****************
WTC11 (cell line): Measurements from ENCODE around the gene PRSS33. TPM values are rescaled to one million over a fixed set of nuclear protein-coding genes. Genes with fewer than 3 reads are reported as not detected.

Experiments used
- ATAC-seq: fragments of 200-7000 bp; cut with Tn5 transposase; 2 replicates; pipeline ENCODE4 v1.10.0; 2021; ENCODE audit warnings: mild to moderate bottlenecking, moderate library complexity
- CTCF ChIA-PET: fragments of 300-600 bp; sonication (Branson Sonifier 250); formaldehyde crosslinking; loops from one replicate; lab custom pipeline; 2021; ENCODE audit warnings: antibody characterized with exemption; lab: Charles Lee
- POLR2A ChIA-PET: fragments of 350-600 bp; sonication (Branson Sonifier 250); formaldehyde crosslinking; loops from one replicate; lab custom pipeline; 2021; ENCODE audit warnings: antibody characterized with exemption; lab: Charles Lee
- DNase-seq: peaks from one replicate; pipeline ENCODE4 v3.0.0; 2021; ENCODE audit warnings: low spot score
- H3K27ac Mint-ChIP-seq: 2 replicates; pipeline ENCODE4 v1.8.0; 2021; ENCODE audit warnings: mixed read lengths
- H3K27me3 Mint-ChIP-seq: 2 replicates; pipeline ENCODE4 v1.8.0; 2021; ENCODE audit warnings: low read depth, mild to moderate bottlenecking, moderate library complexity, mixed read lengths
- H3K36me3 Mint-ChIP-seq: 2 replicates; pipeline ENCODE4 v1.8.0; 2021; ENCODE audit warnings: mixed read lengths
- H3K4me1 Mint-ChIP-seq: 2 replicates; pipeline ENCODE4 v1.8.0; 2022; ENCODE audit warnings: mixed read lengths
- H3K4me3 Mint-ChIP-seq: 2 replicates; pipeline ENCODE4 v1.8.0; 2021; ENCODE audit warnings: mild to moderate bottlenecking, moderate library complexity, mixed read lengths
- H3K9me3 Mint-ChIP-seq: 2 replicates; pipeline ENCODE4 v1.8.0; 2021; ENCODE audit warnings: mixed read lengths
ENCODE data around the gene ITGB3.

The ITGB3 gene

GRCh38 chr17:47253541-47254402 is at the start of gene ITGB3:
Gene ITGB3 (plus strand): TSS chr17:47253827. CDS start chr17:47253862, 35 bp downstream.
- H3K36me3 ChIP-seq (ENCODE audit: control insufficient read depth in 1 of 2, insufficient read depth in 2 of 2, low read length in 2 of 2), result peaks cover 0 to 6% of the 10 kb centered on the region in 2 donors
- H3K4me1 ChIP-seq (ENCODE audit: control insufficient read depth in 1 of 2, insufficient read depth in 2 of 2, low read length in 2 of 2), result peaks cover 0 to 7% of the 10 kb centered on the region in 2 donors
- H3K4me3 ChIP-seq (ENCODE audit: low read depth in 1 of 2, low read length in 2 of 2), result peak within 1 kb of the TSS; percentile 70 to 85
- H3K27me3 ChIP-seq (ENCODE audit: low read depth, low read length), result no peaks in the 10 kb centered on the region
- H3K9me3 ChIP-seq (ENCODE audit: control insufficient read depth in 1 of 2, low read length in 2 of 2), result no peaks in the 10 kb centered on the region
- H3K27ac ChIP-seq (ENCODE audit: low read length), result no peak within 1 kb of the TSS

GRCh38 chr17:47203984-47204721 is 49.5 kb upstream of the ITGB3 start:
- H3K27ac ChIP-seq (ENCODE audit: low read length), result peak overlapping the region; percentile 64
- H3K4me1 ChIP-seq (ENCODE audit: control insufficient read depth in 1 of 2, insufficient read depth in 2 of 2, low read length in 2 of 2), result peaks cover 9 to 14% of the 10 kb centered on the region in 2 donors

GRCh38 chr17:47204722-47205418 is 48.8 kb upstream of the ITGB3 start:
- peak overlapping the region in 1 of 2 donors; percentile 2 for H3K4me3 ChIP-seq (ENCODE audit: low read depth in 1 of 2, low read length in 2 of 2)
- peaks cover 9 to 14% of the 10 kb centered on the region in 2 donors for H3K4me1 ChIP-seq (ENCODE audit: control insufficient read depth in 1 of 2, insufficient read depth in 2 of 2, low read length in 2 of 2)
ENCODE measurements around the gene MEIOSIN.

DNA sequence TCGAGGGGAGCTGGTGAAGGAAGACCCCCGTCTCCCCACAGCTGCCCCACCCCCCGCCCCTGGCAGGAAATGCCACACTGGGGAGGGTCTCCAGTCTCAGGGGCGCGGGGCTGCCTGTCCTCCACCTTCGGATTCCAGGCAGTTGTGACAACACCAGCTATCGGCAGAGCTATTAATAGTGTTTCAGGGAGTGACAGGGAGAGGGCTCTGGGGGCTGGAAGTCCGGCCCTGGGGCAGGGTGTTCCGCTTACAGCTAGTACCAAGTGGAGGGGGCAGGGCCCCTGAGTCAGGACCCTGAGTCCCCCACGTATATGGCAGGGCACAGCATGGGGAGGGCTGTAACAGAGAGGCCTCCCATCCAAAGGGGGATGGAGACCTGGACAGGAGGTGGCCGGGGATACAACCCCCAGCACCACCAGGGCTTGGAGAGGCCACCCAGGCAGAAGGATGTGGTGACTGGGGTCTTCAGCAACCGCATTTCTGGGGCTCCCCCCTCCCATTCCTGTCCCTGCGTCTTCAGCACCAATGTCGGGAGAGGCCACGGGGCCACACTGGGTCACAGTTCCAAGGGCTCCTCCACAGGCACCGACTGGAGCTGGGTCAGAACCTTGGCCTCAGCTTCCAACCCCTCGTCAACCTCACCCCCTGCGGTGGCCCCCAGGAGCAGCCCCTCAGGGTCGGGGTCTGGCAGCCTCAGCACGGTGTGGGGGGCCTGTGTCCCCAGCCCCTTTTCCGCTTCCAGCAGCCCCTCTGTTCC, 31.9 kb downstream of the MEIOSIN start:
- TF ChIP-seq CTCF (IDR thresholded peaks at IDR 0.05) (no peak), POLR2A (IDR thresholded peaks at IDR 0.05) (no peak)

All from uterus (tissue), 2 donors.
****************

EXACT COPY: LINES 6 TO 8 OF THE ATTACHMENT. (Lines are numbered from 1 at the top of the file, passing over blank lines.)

- DNase-seq: peaks from one replicate; pipeline ENCODE4 v3.0.0; 2021; ENCODE audit warnings: low spot score
- H3K27ac Mint-ChIP-seq: 2 replicates; pipeline ENCODE4 v1.8.0; 2021; ENCODE audit warnings: mixed read lengths
- H3K27me3 Mint-ChIP-seq: 2 replicates; pipeline ENCODE4 v1.8.0; 2021; ENCODE audit warnings: low read depth, mild to moderate bottlenecking, moderate library complexity, mixed read lengths